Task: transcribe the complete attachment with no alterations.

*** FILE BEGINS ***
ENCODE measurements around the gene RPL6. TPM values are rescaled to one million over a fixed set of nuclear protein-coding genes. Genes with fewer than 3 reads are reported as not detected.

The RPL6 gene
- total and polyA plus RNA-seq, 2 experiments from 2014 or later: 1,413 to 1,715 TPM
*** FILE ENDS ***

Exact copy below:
ENCODE measurements around the gene RPL6. TPM values are rescaled to one million over a fixed set of nuclear protein-coding genes. Genes with fewer than 3 reads are reported as not detected.

The RPL6 gene
- total and polyA plus RNA-seq, 2 experiments from 2014 or later: 1,413 to 1,715 TPM